How Do We Handle Stress?

Stress is part of our everyday life. Stress includes anything that troubles us, puts us under pressure, feels like a tight spot, and worries us, makes us anxious, or tense. Everyone has the days where we make a plan for what we expect to happen and everything goes wrong. Circumstances and situations can be out of our control. When this happens, our bodies have a chemical response to stressors. It looks like an analogy of a caveman who encountered a tiger. The caveman is faced with fighting the tiger, attempting to run to safety, or simply shutting down. This is known as fight, flight, or freeze. In our modern-day world, we do not face the same kinds of challenges as the caveman however, our brains have a tendency to react in a very similar way to our perceived threats. This can come from trying to juggle all our responsibilities in life. Or can look like work expectations, family trouble, health issues, concerns about the future, loneliness, relational conflict, etc. The list can go on forever. This stress affects our wellness and wellbeing every day.

Studies have shown that stress touches everyone. Here are a few to paint the picture:

  • 83% of US workers suffer from work-related stress.

  • US businesses lose up to $300 billion yearly as a result of workplace stress.

  • Stress causes around one million workers to miss work every day.

  • Only 43% of US employees think their employers care about their work-life balance.

  • Depression leads to $51 billion in costs due to absenteeism and $26 billion in treatment costs.

  • Work-related stress causes 120,000 deaths and results in $190 billion in healthcare costs yearly.

Stress is everywhere. At the end of the day, the only thing we can control is what we do and how we respond to the situations in our lives.


So what do we do about stress?

First there are things we can do proactively to help prevent and protect us when we eventually face stressors. These simple habits can preemptively set us up to handle stress better because our physical bodies are in a state of optimal work.

Six simple habits:

  1. Eat a balanced diet- nutrition helps our bodies perform at their best. This is hard to do if we only feed ourselves food void of nutrients. We need real food to help fuel our bodies

  2. Get your body moving- even a 5 minute walk a day can help our body and mind be at it’s best. (See previous blog on exercise and the brain)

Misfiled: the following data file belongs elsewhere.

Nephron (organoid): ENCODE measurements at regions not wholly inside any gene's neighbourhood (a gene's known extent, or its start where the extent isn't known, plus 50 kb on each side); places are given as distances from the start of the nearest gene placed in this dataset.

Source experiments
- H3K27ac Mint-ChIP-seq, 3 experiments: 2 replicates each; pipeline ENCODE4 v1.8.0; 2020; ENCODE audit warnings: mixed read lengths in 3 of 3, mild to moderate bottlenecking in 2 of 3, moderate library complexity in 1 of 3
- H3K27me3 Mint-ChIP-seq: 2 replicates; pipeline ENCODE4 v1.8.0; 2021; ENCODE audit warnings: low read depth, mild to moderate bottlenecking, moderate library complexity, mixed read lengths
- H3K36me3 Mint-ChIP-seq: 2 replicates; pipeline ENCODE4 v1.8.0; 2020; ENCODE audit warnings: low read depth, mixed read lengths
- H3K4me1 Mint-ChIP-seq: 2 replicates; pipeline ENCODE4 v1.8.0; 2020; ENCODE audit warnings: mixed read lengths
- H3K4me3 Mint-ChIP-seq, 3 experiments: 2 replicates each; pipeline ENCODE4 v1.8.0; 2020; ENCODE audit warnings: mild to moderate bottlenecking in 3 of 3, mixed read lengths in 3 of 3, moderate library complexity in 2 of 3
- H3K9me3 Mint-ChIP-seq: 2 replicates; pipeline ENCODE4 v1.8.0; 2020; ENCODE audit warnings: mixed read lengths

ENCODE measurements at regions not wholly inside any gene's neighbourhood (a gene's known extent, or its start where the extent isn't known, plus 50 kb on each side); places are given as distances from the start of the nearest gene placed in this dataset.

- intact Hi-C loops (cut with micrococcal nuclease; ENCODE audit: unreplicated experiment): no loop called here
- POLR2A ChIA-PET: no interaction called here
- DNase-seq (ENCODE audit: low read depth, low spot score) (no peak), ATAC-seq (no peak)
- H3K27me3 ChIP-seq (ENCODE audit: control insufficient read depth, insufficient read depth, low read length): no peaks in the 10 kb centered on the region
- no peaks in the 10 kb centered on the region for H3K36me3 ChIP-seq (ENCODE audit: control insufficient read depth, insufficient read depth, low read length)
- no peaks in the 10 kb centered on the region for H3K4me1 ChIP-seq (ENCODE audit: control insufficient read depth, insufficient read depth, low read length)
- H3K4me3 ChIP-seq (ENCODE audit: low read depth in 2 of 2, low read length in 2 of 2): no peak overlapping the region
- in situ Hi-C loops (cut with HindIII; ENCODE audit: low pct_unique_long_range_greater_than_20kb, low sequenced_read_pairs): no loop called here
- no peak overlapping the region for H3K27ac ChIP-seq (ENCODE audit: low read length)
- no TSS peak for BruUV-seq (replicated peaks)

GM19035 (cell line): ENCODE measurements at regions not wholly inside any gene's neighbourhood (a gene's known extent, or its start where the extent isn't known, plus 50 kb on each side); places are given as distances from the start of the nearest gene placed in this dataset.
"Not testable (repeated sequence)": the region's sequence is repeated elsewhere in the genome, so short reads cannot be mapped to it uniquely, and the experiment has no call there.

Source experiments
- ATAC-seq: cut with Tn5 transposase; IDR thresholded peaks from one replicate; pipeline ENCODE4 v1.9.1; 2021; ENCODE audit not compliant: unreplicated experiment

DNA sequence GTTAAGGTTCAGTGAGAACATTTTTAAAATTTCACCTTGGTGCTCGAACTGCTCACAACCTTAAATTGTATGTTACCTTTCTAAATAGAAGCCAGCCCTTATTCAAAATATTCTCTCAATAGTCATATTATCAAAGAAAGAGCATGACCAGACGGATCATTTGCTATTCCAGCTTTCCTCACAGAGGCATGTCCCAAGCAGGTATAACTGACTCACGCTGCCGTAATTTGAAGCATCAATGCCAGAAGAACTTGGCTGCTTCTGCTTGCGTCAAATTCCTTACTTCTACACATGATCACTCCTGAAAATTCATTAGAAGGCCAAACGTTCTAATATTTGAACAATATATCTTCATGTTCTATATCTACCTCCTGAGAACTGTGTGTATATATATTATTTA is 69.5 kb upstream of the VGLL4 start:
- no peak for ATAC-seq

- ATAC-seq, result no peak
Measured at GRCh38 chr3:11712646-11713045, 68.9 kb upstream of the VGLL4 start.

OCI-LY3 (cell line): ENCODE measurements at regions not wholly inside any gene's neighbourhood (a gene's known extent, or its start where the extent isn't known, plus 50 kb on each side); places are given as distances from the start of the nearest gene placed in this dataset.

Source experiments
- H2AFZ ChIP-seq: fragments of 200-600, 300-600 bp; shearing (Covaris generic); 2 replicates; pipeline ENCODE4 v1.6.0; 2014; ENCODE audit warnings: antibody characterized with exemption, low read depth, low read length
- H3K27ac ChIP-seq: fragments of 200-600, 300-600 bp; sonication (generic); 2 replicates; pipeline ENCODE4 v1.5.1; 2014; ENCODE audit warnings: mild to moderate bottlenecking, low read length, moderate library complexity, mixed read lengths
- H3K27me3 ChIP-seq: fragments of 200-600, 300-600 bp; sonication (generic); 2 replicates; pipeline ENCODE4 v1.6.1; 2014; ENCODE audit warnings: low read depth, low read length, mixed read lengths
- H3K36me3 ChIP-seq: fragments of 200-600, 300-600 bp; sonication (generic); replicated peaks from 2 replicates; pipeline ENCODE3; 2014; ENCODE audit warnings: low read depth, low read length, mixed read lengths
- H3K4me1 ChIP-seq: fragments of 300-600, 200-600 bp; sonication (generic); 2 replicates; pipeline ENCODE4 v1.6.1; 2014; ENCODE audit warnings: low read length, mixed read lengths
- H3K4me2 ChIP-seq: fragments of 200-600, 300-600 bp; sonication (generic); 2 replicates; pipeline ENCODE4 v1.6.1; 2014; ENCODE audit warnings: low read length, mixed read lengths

3. Get good sleep- Sleep is important to bring restoration to our bodies. And many times sleep is the “turn it off and turn it back on” strategy to help us think clearer when we have a problem.

  4. Have an outlet to express yourself- music, art, dance, writing, exercising- whatever works for you to let you release tension and energy.

  5. Prayer and gratitude- prayer is a great outlet to help us find a mindful place. And when we recall all the things we are thankful and grateful for, it helps us have perspective over how bad things may truly be.

  6. Take a break- rest is important for all of us. No one is invincible, we all need space to recover and restore our soul, mind, and body.


Also there are so many other habits we can add in our lives, these are just a few. I know these six things sound easy and simple. They are simple! But it is not always easy for us to implement them in our lives. We have to have the mindset of imputing small intentional habits in our lives that help us 1% every day. 1% adds up to a lot over time.


What do we do at the moment stress feels overwhelming?


Breathe.

Breathing is the best tool we have at the moment to calm our body down. When we are stressed and have the sympathetic response of fight, flight, or freeze our body reacts. Our heart rate increases, our mouths get dry, and our hands can feel clammy. First thing first. Breathe.


Box breathing is a simple exercise to do:

  1. Step 1: Breathe in counting to four slowly. Feel the air enter your lungs.

  2. Step 2: Hold your breath for 4 seconds. Try to avoid inhaling or exhaling for 4 seconds.

  3. Step 3: Slowly exhale through your mouth for 4 seconds.

  4. Step 4: Repeat steps 1 to 3 until you feel re-centered.




This is a simple exercise to help regulate your body and bring your heart rate down. It’s not complicated and it’s a tool you can use anywhere at any time.

Life is not always easy, but there are some simple things we can use to help us thrive in life- not just survive. May our days be lighter and our hearts find gratitude in the midst of all the chaos around us.


References:

https://www.stress.org/42-worrying-workplace-stress-statistics-2

https://health.howstuffworks.com/wellness/stress-management/box-breathing.htm

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